Fairfax Petit Larceny / Shoplifting Defense Lawyer
Being charged with shoplifting may sound like a relatively mundane or minor offense. However, if you are convicted, it means you will be left with a criminal record. This record, even for a minor offense, carries significant ramifications on your personal reputation and options in the future regarding employment, education, housing, and so forth. Being charged with shoplifting in Fairfax County can create a personal and financial burden that extends beyond the possible jail time associated with a conviction.
If you or a family member was detained for shoplifting or have been charged with petit larceny in Fairfax County, retaining effective and experienced legal counsel is extremely important. An aggressive and knowledgeable criminal defense attorney can assist you in exploring defense options for beating the charge or, at the very least, minimizing the potential impact on your life going forward.
Overview of Shoplifting Laws in Fairfax County
According to Virginia case law and Virginia Code § 18.2-96, petit larceny is defined as any person who takes goods of another, without their consent, with the intent to permanent to permanently deprive the owner of possession of the goods.
According to Virginia Code § 18.2-103, shoplifting is defined as “whoever, without authority, with the intention of converting goods or merchandise to his own or another’s use without having paid the full price thereof, or of defrauding the owner of the value of the goods or merchandise:
(i) willfully conceals or takes possession of the goods or merchandise of any store or mercantile establishment.
(ii) alters the price tag or other price marking on such goods or merchandise, or transfers the goods from one container to another.
(iii) counsels, assists, aids, or abets another in the performance of any of the above acts, when the value of the goods or merchandise involved in the offense is less than $500, shall be guilty of petit larceny and, when the value of the goods or merchandise involved in the offense is $500 or more, shall be guilty of grand larceny.”
Shoplifting and Petit Larceny
The legal term “Petit larceny” encompasses many different things, including shoplifting. There are two relevant state statutes to be aware of when it comes to being charged with alleged larceny: (i) taking cash or property valued at less than $5 from a person and (ii) taking cash or property valued at less than $500 not from a person.
The phrase “from a person” means you allegedly took something that’s on another person’s body or in their physical possession or immediate control. For example, grabbing a wallet out of a person’s hand or snatching a purse from someone’s shoulder would be considered theft from a person.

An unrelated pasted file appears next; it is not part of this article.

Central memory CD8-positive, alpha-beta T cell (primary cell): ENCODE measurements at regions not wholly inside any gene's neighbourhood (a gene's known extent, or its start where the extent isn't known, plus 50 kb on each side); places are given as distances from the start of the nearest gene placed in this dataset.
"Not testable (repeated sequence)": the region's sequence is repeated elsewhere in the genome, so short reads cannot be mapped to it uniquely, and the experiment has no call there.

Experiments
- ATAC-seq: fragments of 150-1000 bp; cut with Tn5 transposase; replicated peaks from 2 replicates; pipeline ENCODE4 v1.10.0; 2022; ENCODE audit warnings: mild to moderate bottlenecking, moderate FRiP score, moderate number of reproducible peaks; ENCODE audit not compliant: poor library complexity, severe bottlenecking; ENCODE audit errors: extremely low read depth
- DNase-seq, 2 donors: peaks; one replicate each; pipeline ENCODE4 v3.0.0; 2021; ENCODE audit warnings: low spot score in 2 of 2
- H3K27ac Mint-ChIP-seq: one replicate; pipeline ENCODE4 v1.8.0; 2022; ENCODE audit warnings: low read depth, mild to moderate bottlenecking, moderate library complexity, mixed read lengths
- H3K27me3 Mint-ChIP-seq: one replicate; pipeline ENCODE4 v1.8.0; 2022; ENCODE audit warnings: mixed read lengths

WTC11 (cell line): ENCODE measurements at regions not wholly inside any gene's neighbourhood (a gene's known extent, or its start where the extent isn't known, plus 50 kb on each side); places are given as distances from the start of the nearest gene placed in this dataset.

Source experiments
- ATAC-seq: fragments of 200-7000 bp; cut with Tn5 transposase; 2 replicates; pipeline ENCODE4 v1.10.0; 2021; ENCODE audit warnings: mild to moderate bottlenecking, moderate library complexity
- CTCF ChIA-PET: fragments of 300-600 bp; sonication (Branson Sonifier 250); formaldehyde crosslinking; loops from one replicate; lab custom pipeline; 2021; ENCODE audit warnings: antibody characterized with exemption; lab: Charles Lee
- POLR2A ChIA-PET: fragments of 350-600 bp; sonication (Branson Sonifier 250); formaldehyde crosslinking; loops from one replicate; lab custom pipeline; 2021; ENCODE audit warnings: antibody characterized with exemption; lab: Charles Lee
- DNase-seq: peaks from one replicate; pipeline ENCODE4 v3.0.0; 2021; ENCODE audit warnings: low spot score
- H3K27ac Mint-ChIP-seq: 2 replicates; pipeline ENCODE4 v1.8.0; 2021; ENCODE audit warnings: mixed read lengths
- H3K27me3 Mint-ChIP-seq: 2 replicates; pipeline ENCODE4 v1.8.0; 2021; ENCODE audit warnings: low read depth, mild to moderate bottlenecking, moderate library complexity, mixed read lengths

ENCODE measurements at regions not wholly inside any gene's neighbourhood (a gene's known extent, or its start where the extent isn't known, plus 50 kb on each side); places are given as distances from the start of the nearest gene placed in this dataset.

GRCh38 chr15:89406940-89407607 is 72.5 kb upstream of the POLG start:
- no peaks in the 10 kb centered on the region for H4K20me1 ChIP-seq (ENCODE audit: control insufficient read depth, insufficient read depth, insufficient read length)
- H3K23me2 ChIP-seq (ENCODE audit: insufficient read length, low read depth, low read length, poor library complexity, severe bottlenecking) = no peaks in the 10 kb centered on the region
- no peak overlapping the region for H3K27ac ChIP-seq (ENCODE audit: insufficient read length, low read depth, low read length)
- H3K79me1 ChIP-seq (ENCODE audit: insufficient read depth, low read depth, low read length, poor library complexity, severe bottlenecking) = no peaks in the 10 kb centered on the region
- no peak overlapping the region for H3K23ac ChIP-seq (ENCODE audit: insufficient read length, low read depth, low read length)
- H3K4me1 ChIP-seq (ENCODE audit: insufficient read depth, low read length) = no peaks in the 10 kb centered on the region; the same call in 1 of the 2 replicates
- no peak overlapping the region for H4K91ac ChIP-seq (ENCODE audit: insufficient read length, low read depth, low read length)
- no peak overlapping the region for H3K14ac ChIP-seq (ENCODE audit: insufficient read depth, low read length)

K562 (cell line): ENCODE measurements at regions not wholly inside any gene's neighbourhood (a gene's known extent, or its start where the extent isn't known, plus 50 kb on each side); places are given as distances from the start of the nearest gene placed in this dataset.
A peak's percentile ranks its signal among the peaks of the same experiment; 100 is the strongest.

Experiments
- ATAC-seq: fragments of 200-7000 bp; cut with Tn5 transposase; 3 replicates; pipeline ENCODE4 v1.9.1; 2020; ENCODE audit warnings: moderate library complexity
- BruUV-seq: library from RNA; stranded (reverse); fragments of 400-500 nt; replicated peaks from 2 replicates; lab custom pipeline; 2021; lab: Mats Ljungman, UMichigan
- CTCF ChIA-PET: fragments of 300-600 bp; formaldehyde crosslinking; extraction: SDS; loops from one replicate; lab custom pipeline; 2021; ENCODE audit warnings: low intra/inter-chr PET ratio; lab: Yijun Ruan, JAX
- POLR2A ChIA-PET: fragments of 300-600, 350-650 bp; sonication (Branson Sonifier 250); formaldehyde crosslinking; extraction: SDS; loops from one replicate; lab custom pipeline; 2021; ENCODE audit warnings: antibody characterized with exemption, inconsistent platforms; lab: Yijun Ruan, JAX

The phrase “not from a person” means an indirect type of theft allegedly occurred. If, for example, the person’s wallet is inside a locker at a gym and you are alleged to have taken it while the person was working out or taking a shower, the wallet is not in their physical possession or immediate control.
How to Fight Petit Larceny Charges
In order to be convicted of allegedly committing larceny, a Commonwealth’s Attorney has to prove, beyond a reasonable doubt, the following legal elements:
You (i) took personal property,
(ii) of some intrinsic value,
(iii) from another person,
(iv) without the owner’s consent, and
(v) you intended to steal the personal property.
There are certain strategies an experienced and aggressive Fairfax larceny/shoplifting defense lawyer can utilize to weaken the government’s case, depending on the available evidence and witnesses involved.
Potential Defense: No Taking Occurred
In order to establish you took someone else’s property, you have to have carried it away or generally removed it from the dominion of the property owner. For example, in Britt v. Commonwealth, a 2008 Virginia Supreme Court decision, the Court declared that a defendant has to “hold, seize, or grasp the property, with his hands or otherwise.” As a result, if you did not actually take the property into your hands, or if you only picked up the item for a moment but never really deprived the owner of control, you may have a defense to the charge of theft.
Potential Defense: Lack of Intent
One way an effective Fairfax defense lawyer could assist you in prevailing against these charges is by introducing evidence or witnesses that challenge the idea you intended to steal the property. Sometimes what is perceived as a theft is really just an accident or honest mistake. For example, it is quite possible for two people to have identical laptops, smartphones, or wallets and you pick up the wrong item, or you put an item on the bottom of your shopping cart at the grocery store and forget about it when you check out because your mind was pre-occupied with other things.
The objective is to establish that you did not possess the requisite intent to actually steal property from another. If that fact is established, your criminal case may be dismissed.
Potential Defense: Consent
Another way to fight a petit theft charge is to establish that you had consent or reasonably believed you had the consent of the owner to take the property. This is basically another way of saying you lacked the intent to steal the property.